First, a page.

Joong Do Kwan Cross Trains

Joong Do Kwan Cross Trains
JDK Instructors share the passion with ITF friends here in Perth

9 Sep 2007

Won-hyo: Where are your eyes on the back of your arse?

I got the group to do a side kick drill on a kick shield today. The point was to get students who are just learning the side kick to walk up to the bag, set themselves up and give it a decent kick with moderate power. This would teach them distancing and reach, targeting the kick shield, and then kicking it with proper skeletal support.

I was noticing some spinning of the kick shield. When I kick the thing, the power is 'injected' into the shield and forces the person holding it backwards. Most often when the beginners kick it the target spins one way or the other.

Of course there were other problems, using the wrong muscles, not setting up the kick right, falling away from the target, etc. But the main issue was when the kick was applied more or less correctly, the power wasn't transmitted into the person holding the kick shield.

I then noticed that when the person approaches the shield, for example kicking with a left side kick, they would zero in on it, swing their left leg toward centre line and then fire the kick off. However, when they do this, their support leg is clearly 10-15 centimeters off the perpendicular line towards the target. Meaning that they were aligning their heads to the target (so they can 'see' the target directly) but yet their legs were not aligned to it. So when they kick the shield square on, the kick really is coming from a side-on diagonal, hitting the shield in the centre and then torques it around the person holding it. The net result is the kick shield is mostly thrown off toward the left of the person holding it.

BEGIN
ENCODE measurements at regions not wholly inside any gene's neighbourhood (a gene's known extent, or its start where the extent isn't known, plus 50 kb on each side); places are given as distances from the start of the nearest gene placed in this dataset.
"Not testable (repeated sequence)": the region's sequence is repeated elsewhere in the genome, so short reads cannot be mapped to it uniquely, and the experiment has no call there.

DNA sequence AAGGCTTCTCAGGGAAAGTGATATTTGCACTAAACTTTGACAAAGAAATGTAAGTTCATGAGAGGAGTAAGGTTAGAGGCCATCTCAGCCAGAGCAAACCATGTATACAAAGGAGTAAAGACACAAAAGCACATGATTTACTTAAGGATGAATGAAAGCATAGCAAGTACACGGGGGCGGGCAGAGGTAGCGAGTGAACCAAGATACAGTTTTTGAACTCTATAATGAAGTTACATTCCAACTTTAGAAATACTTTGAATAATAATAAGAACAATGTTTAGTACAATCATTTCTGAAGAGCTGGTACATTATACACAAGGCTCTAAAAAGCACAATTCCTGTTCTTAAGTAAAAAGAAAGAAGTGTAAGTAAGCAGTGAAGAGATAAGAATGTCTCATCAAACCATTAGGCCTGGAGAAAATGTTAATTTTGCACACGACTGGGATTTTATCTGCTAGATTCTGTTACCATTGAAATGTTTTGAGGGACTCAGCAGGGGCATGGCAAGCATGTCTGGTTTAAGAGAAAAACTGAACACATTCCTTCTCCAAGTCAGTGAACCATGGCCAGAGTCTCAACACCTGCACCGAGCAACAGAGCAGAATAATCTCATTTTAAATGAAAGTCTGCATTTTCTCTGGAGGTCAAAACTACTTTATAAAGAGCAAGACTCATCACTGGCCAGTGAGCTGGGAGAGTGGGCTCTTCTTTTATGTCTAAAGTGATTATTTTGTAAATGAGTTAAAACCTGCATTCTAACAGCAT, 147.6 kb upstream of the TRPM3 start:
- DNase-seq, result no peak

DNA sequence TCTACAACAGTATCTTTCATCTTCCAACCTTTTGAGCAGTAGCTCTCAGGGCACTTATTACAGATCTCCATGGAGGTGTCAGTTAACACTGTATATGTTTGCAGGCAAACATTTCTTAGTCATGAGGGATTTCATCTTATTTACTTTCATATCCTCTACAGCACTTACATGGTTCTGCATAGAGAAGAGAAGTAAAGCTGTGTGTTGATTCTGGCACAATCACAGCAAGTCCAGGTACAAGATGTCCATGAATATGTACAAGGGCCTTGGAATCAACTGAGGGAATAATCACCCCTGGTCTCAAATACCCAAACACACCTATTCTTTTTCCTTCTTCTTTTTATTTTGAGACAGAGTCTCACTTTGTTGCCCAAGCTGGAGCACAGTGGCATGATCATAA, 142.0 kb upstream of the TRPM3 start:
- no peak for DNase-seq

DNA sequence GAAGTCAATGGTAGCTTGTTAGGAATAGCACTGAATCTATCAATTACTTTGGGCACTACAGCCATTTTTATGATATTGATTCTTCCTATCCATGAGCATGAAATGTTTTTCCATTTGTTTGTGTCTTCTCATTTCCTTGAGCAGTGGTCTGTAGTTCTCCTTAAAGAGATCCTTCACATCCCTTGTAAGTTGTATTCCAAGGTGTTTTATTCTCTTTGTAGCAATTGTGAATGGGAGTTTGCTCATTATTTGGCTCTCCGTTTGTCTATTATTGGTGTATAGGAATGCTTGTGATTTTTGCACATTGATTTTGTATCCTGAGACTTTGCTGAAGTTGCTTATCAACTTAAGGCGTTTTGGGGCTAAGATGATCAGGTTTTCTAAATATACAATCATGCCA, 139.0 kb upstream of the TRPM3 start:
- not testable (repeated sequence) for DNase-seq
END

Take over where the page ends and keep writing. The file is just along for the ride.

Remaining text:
Do you also have similar problems kicking a kick shield with a side kick or other kicking technique?

All this is because the student is targeting the kick shield with his eyes and there is a horizontal difference between the position of his eyes and the fulcrum of his weapon (in this case the kicking hip). Worse is when the beginner turns more to the left to look at the target full on ... he sees the target swinging off to the opponent's left and he aims more to the left. This just ruins it further!

The trick is to understand that the eyes need to be calibrated taking the fulcrum of the hip of side kick as the point of origin. Meaning you need to have eyes on the back of your arse!!! All you need to get here is to use peripheral vision to 'capture' the side of the kick shield and off you go.

This point of origin concept is an interesting one that I use for intermediate and advanced students in order for them to understand how to use angles of entry around the opponent's coverage and blocks. Get your students to drop to their knees, and look up at their opponents standing in fighting stance. The view is different isn't it?* It offers you a totally different vantage point in order to understand how to place kicks onto the body of the opponent. Targeting opportunities look different and your students get an idea of how to take advantage of loopholes so that their kicks adapt to their sparring opponents.

*If your intermediate and advanced students don't understand the differences in vantage points from placing their eyes at hip level - in terms of kicks, that means they do not understand that kicks can penetrate and hit specific points on their opponent's body. This may also mean that you might want to reconsider allowing students to practicing light kicking drills on their partner's bodies rather than using kick shields or pads. These training aids are sometimes detrimental to the targeting of kicks onto the body proper as they condition the eyes away from the body core (most targets are held away from the body or center line).

Won-hyo: Side Kick
Knee Position after the Kick
Pad Work
Won-hyo Blog Posts
Beginner Sparring Part Two: Objectives



Jeremy said...

Excellent! I see that all the time too, especially with the back kick.

You introduce a great new way to look at that problem.

Colin Wee said...

Thanks Jeremy! Appreciate the comment. Glad you liked it. Looking forward to you adding to this blog. Regards, Colin